Ronn Hemstock at Seward Municipal Airport during President Barack Obama’s 2015 visit.

The top story this year on Seward City News also had a major emphasis on animal human interactions. The reality that we live in a small town set amidst tremendous wilderness reserves was evident. On an early October morning Seward High School  teacher Ronn Hemstock was viciously mauled by a grizzly bear at the Seward airport where he stores his bush plane. His response article after being treated for his injuries was a message of gratitude for the care and concern that he received. In his October 30th piece, he commented that “The whole experience has given me a new brighter outlook on life.”

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Just this month, the Seward flag was raised for the first time at a City Council meeting, and the following day, around Seward at three other locations. The flag design competition was held in the spring and the winning design by Katelyn Correa was chosen from amongst 350 entries made by local school students. The flag was premiered at this year’s Founder’s Day celebration, on August 28th. The official raising of the flag in City Council Chambers was done by our local Boy Scout troop, in front of a full gallery of local townspeople, as well as the City Councilmembers. Seward’s new flag rises on realized dreams.

Mayor Jean Bardarson raises the new Official Seward Flag for the first time in Council Chambers. The flag was presented in a ceremony by Seward Boy Scouts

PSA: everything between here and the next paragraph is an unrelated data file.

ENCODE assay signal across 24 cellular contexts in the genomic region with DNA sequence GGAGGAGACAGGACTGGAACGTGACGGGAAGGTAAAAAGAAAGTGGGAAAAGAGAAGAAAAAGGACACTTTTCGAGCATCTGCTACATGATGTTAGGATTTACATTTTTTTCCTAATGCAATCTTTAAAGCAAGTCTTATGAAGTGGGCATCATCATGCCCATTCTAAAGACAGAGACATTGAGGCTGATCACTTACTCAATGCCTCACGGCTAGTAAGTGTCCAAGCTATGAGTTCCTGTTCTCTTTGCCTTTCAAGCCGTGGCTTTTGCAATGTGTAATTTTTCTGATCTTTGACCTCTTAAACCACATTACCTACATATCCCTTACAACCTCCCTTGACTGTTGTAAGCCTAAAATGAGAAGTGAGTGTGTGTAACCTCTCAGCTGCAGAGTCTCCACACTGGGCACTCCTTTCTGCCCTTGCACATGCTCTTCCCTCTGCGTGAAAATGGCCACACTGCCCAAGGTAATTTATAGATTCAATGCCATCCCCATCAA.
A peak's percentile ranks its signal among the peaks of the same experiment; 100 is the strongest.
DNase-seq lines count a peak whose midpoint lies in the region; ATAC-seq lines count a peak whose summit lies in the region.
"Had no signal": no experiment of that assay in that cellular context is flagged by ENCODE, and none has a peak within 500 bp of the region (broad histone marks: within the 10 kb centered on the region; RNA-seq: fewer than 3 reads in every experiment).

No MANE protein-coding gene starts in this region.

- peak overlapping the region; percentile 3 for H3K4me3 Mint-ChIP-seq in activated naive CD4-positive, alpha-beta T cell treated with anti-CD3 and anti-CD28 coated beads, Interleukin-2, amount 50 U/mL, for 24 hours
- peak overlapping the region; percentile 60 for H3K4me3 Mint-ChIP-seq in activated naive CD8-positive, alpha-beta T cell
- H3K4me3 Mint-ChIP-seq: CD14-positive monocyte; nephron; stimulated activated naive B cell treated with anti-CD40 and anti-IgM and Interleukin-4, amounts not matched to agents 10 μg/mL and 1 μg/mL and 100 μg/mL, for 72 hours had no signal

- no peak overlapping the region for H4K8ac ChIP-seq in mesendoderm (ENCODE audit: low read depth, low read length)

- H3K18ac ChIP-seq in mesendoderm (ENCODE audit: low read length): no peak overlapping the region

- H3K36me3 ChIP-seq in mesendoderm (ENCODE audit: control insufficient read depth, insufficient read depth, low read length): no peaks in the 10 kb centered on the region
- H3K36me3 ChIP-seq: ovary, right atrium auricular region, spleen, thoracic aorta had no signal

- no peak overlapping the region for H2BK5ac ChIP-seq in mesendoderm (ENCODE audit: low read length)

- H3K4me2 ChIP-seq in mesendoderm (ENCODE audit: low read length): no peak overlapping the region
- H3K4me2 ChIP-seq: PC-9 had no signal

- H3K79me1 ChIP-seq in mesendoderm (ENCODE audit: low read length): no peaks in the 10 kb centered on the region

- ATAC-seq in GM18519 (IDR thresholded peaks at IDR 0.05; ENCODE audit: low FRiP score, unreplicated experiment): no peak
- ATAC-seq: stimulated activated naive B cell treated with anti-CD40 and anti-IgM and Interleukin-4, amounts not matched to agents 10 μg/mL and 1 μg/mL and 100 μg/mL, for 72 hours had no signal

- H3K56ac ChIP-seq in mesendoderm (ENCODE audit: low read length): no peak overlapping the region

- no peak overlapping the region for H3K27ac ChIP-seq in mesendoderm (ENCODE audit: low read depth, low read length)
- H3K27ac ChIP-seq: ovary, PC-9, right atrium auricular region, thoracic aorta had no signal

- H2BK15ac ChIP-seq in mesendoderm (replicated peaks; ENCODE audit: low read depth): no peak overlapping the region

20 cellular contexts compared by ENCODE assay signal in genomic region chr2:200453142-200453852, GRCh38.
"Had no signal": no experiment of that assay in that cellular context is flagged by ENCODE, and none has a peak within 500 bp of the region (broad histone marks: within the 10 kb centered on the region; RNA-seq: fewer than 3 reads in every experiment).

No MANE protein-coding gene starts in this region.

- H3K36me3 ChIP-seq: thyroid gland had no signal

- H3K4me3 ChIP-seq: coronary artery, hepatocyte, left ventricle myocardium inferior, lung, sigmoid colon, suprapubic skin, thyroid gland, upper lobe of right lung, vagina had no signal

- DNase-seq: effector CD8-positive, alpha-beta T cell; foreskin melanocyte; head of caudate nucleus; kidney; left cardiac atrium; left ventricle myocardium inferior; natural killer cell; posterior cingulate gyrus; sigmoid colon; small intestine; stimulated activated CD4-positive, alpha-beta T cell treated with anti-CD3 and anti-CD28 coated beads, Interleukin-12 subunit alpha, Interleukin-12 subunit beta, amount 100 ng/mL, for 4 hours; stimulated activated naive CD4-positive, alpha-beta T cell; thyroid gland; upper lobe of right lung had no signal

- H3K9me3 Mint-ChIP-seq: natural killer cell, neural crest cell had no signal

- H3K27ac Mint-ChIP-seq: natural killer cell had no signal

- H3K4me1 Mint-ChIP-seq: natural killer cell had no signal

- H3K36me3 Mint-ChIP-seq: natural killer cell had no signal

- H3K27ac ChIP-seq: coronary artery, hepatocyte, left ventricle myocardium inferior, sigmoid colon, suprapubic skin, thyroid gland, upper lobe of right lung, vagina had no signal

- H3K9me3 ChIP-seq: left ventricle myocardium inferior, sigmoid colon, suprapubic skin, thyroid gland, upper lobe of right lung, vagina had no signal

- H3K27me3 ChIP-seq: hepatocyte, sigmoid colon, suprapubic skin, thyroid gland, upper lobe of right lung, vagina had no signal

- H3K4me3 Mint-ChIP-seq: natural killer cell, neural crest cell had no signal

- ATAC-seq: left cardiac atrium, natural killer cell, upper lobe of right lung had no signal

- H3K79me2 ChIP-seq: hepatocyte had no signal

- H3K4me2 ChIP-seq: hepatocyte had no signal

Mayor Jean Bardarson raises the new Official Seward Flag for the first time in Council Chambers. The flag was presented in a ceremony by Seward Boy Scouts

Our local maritime economy continues to develop and thrive across the bay. On December 21st, a cold and clear day, I was fortunate to be part of a tour given to the Port and Commerce Advisory Board (PACAB) of the Seward Marine Industrial Center (SMIC). This is the facility located across Resurrection Bay from downtown Seward. SMIC has a new breakwater expansion, completed recently by local contractors Hamilton Construction. SMIC currently houses 30 vessels and has 55 dry dock stalls available. Assistant Harbormaster Matt Chase stated “we’re proud of our product over here.” SMIC has more plans in the works for continuing to improve the property for future business generation to benefit the community of Seward, with hopes of continuing to attract more winter vessel storage. This is not yet a major story on Seward City News, but is a major milestone in Seward’s history met by the city in 2016 as Seward attempts to foster growth in the local maritime economy.

A new rock breakwater segment was added to the basin at Seward Marine Industrial Center (SMIC) in 2016. Photo by Steve Fink

2016 was a good year for Seward, and an exciting time to be living in Alaska. We continue to restructure our economy and find new ways to make use of our abundant resources. In a recent Chamber “Rise and Shine” morning meeting, I heard first hand from local business people that October 2016 brought more visitors than any previous October. Seward is well on its way towards having more year round businesses. We already have a tight knit community and a fantastic setting. 2017 here we come!

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  1. Pingback: A Letter From the Editor: Thank You for 2016 and Happy New Year – Seward City News